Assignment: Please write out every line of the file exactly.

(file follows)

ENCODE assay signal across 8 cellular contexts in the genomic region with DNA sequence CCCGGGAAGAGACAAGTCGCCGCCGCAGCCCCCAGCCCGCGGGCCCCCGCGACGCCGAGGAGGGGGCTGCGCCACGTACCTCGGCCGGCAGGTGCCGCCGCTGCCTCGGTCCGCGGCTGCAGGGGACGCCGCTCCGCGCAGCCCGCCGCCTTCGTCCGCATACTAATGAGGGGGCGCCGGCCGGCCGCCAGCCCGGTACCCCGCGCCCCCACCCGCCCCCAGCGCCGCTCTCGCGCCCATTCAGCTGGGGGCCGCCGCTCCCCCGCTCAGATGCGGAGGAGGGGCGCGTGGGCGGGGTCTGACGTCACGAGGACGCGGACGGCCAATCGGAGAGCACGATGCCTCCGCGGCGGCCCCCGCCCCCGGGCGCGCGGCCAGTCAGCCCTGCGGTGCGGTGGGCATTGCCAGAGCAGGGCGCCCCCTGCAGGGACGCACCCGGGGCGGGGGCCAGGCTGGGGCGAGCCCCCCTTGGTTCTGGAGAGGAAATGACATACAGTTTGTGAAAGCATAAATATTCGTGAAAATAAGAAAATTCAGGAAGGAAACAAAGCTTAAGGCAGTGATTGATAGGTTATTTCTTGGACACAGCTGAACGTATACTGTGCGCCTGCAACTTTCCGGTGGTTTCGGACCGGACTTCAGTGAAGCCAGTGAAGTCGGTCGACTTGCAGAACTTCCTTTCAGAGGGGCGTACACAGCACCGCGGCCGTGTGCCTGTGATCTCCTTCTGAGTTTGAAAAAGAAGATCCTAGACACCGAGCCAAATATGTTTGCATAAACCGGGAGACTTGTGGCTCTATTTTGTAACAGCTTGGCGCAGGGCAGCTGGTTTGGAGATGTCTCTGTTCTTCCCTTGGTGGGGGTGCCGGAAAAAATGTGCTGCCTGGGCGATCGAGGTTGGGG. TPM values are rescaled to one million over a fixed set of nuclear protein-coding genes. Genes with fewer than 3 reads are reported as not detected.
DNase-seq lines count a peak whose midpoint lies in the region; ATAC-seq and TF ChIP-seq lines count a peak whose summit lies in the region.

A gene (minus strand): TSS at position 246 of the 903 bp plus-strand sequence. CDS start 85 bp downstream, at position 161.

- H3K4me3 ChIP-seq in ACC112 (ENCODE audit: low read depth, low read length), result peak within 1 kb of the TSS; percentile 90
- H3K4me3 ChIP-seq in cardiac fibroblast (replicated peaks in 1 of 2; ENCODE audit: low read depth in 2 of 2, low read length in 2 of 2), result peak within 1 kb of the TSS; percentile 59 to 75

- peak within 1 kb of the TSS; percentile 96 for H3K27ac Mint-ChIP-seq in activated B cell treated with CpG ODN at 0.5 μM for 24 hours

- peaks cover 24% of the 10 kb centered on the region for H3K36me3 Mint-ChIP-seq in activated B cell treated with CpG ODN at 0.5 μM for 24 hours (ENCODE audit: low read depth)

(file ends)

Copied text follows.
ENCODE assay signal across 8 cellular contexts in the genomic region with DNA sequence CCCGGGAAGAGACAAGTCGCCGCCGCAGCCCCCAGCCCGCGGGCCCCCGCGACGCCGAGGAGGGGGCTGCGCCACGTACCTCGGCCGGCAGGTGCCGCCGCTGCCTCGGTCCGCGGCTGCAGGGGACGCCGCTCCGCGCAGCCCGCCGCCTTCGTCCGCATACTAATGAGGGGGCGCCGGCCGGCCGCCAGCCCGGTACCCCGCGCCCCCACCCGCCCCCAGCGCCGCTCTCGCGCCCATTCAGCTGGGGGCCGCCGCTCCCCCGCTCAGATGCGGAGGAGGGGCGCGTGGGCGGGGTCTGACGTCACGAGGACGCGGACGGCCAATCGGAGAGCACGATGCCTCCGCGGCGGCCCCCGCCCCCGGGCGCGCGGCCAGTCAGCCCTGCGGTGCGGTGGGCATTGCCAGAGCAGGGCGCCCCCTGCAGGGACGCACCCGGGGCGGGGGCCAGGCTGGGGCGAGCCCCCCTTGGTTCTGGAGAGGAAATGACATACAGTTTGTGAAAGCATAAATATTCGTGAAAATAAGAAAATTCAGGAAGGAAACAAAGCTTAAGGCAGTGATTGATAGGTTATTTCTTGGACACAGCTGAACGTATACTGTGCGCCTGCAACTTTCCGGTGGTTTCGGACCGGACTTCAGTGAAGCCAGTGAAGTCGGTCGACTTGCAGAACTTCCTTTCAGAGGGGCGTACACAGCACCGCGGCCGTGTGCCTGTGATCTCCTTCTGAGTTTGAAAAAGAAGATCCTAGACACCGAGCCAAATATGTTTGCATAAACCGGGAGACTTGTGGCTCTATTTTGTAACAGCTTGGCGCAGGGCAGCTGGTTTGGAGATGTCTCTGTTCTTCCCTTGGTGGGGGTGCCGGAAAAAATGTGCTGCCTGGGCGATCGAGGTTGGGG. TPM values are rescaled to one million over a fixed set of nuclear protein-coding genes. Genes with fewer than 3 reads are reported as not detected.
DNase-seq lines count a peak whose midpoint lies in the region; ATAC-seq and TF ChIP-seq lines count a peak whose summit lies in the region.

A gene (minus strand): TSS at position 246 of the 903 bp plus-strand sequence. CDS start 85 bp downstream, at position 161.

- H3K4me3 ChIP-seq in ACC112 (ENCODE audit: low read depth, low read length), result peak within 1 kb of the TSS; percentile 90
- H3K4me3 ChIP-seq in cardiac fibroblast (replicated peaks in 1 of 2; ENCODE audit: low read depth in 2 of 2, low read length in 2 of 2), result peak within 1 kb of the TSS; percentile 59 to 75

- peak within 1 kb of the TSS; percentile 96 for H3K27ac Mint-ChIP-seq in activated B cell treated with CpG ODN at 0.5 μM for 24 hours

- peaks cover 24% of the 10 kb centered on the region for H3K36me3 Mint-ChIP-seq in activated B cell treated with CpG ODN at 0.5 μM for 24 hours (ENCODE audit: low read depth)